The answer: “Because I knew nothing about retailing. I’d never been a waitress or a clerk. Never took money—cash, check, or credit cards—from anyone. I knew nothing about inventory management or sales for that matter.

Here was a chance for me to learn how all this works with products that I was passionate about and for customers who were horse enthusiasts like I was.

The business involved contracting with equine artists willing to provide copies of their work, prints and originals, on consignment. We would sell their art at major horse shows in PA and NJ where we set up as vendors. We also sold art on line.

I did this for 10 years. Here’s a partial list of what I learned how to do:

  • Procure and merchandize products
  • Market through cooperative advertising
  • Attract and retain customers
  • Manage inventory, pricing, and on-line sales
  • Package, transport, and ship
  • Manage the legal and accounting aspect of a partnership 

This wasn’t a very profitable business but it was a highly enriching experience.  

Nothing beats an ace-in-the-hole. 

We all sleep better at night when we have the right skills and experiences to maximize our career and job options. It’s like having a business fitness 401K. So fight the good fight against dullness and irrelevance by taking advantage of opportunities to learn and do. It’s all money in the bank.

Care to share an experience where you tried something new? What did you learn and how did it feel? Your story may spark a change!


Adversity as Steppingstone | Your Life Is Your Business

I’ve been broke. Actually twice. The second time was scarier.

When we least expect it, life throws us a curve ball. After all, our life is our business, so adversity comes with the territory.

Pay attention. What you see can fool you.

When the people and conditions in our lives are in synch, things run smoothly. But what happens when:

  • Disagreements drive a wedge between you and a friend
  • New people that you don’t like are accepted into your circle
  • Your debts have gotten out of hand
  • The raise or promotion you counted didn’t happen 

Events like these can change everything.

If you don’t own the problem, it won’t get fixed. 

First, you need to ask yourself, “What’s the real problem?”

Then ask, “How am I in the way of the fix?”

Usually, that answer is fear, uncertainty, low self-confidence, confusion, lack of skills, or an unwillingness to reach out.

We own our adversity. No blaming. No excuses. No hiding. Even when our problems are touched off by other people or situations, it’s still up to us to fix them. Our life is our business and a failed life is unacceptable.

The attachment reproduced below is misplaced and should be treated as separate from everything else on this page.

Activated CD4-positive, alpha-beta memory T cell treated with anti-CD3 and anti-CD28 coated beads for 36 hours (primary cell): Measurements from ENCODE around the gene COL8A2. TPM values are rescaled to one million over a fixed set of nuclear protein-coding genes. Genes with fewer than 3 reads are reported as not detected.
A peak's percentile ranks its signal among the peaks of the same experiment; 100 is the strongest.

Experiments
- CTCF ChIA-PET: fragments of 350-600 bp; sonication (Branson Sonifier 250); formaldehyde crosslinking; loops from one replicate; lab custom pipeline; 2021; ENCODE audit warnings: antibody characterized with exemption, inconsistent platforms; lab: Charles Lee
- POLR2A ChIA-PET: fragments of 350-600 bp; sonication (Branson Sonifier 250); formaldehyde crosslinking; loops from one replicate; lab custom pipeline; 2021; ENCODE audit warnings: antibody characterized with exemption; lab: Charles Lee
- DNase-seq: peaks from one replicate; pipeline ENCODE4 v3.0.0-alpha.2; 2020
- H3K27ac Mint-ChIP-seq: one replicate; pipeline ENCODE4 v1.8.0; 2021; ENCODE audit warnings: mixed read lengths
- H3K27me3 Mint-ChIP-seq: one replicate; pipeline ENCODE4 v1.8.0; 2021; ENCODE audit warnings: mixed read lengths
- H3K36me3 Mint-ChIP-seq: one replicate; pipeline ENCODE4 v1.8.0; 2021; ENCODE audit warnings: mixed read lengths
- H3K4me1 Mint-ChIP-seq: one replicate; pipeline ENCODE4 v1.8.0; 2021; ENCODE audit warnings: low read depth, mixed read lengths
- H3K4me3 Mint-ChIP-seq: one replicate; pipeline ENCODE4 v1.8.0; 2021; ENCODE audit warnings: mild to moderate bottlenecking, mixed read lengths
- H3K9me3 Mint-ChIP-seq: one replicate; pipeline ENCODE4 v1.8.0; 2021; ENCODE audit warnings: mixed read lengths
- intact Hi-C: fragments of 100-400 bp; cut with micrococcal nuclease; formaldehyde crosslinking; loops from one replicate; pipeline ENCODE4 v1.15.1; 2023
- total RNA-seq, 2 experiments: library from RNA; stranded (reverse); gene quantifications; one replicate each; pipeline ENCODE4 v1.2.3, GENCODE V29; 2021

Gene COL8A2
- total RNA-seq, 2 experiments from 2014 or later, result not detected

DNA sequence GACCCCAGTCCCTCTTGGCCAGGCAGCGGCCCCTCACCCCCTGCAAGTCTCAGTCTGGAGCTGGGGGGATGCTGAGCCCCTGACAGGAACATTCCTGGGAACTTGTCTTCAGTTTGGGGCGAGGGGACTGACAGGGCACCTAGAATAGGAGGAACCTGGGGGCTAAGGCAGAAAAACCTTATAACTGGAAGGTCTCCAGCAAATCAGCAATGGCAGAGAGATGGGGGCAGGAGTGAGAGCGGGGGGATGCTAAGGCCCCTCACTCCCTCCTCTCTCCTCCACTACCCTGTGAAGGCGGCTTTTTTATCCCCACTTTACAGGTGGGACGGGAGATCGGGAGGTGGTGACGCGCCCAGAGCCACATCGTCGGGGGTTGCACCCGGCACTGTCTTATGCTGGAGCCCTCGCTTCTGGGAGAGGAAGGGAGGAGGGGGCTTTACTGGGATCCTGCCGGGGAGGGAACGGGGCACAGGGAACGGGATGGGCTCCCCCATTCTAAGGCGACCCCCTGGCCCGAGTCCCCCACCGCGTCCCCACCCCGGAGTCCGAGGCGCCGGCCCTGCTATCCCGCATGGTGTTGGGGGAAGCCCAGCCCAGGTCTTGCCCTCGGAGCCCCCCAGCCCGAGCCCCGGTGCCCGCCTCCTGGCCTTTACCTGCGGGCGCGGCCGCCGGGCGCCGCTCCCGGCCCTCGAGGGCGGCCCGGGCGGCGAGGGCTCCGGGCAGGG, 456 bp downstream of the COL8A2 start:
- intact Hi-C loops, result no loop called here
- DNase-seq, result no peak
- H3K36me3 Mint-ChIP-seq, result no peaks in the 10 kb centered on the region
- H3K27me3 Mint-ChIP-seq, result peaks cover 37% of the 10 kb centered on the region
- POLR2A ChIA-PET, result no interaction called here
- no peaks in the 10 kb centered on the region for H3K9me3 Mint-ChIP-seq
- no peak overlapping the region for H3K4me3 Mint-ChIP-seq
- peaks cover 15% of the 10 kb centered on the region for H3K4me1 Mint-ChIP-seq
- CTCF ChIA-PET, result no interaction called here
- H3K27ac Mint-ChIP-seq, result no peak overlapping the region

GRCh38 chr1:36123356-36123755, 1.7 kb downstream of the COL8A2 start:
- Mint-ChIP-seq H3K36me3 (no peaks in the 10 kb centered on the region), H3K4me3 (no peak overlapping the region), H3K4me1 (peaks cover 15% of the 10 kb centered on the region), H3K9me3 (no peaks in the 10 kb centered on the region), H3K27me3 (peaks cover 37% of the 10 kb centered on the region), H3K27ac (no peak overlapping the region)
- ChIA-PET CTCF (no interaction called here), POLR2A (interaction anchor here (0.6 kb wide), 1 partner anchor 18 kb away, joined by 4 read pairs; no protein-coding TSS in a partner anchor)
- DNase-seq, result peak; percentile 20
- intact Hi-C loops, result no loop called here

Here’s my story.

Sometimes there are relationship situations that can’t be fixed or negotiated, so you need to make decisions that “stop the bleeding.” I did.

Here I was again, on my own, starting over with a mountain of debt. I owned a highly mortgaged house, ten pieces of furniture, a car, and two dogs.

Luckily, though, I had a low level management job with career growth potential somewhere down the road.

For me, asking for and accepting help from others doesn’t come easily. I believed, then, that I was supposed to solve my own problems. After all I’d gotten myself into this mess.

But this time, the circumstances were dire. Painfully, I borrowed hefty sums from two family members to avoid losing everything I had left.

When adversity comes, it expects your complete attention. So my septic system erupted. Yes, sewage soaked the lawn. I called the plumber whose quote was $2,400. I started to cry. The plumber said, “You can pay me $25 a month. Is that okay?” I cried harder for his kindness.

There was only enough money each month to pay fixed expenses. Food is a variable expense. Canned spaghetti or stew with rye bread was a staple. Every Sunday, my neighbor sent over a plate, a real home cooked meal.  I learned to accept help from everyone. They gave it warmly.

Opportunity is always knocking. So open the door! 

Until I could earn more, I would have to live this way. Up until then, I had always been an employee, used to getting a paycheck. I’d never made a dime otherwise.

One morning my phone rang. I heard a man say, “This is your veterinarian.”

“Okay,” I think. “Why is he calling me?”

He says, “My Office Manager just quit. I remembered that you were a manager. Since you know my practice, I thought maybe you’d have some advice.”

I was so caught off guard that I said, “You should call someone who does practice management consulting and have them look at things for you.”

He says, “Can you do that?”

I say, “Yes,” to my own surprise. We were both desperate.